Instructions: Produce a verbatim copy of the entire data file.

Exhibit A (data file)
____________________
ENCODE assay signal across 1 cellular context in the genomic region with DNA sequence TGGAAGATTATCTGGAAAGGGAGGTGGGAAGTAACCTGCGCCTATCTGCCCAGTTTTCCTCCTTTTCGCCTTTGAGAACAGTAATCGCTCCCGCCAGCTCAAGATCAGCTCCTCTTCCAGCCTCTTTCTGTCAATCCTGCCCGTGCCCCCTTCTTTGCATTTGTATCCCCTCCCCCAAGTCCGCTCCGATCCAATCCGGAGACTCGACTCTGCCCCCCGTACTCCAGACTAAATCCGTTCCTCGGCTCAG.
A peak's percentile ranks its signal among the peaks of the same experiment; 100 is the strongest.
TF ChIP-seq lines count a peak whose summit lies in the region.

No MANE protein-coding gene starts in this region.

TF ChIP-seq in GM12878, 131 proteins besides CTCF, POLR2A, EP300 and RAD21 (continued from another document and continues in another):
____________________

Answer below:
ENCODE assay signal across 1 cellular context in the genomic region with DNA sequence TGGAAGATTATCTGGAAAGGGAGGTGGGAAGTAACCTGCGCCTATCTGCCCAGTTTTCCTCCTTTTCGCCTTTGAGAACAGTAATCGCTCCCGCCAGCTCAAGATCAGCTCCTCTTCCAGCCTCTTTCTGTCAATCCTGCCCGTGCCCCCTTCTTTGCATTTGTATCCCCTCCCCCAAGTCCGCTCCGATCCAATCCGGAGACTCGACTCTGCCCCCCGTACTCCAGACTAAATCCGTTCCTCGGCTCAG.
A peak's percentile ranks its signal among the peaks of the same experiment; 100 is the strongest.
TF ChIP-seq lines count a peak whose summit lies in the region.

No MANE protein-coding gene starts in this region.

TF ChIP-seq in GM12878, 131 proteins besides CTCF, POLR2A, EP300 and RAD21 (continued from another document and continues in another):